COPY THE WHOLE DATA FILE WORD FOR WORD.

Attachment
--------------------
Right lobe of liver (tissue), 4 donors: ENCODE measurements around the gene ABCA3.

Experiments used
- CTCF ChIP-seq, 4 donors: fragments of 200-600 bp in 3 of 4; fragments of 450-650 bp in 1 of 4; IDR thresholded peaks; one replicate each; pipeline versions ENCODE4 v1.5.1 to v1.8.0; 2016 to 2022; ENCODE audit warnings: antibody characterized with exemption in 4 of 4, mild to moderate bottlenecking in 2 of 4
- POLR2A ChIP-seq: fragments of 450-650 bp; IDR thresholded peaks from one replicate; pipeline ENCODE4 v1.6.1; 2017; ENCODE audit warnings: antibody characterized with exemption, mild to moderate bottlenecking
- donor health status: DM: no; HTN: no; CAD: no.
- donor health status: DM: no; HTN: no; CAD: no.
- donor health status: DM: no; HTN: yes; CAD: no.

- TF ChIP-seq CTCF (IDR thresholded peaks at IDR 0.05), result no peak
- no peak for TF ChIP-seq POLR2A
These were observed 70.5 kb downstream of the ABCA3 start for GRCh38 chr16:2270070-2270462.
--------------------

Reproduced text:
Right lobe of liver (tissue), 4 donors: ENCODE measurements around the gene ABCA3.

Experiments used
- CTCF ChIP-seq, 4 donors: fragments of 200-600 bp in 3 of 4; fragments of 450-650 bp in 1 of 4; IDR thresholded peaks; one replicate each; pipeline versions ENCODE4 v1.5.1 to v1.8.0; 2016 to 2022; ENCODE audit warnings: antibody characterized with exemption in 4 of 4, mild to moderate bottlenecking in 2 of 4
- POLR2A ChIP-seq: fragments of 450-650 bp; IDR thresholded peaks from one replicate; pipeline ENCODE4 v1.6.1; 2017; ENCODE audit warnings: antibody characterized with exemption, mild to moderate bottlenecking
- donor health status: DM: no; HTN: no; CAD: no.
- donor health status: DM: no; HTN: no; CAD: no.
- donor health status: DM: no; HTN: yes; CAD: no.

- TF ChIP-seq CTCF (IDR thresholded peaks at IDR 0.05), result no peak
- no peak for TF ChIP-seq POLR2A
These were observed 70.5 kb downstream of the ABCA3 start for GRCh38 chr16:2270070-2270462.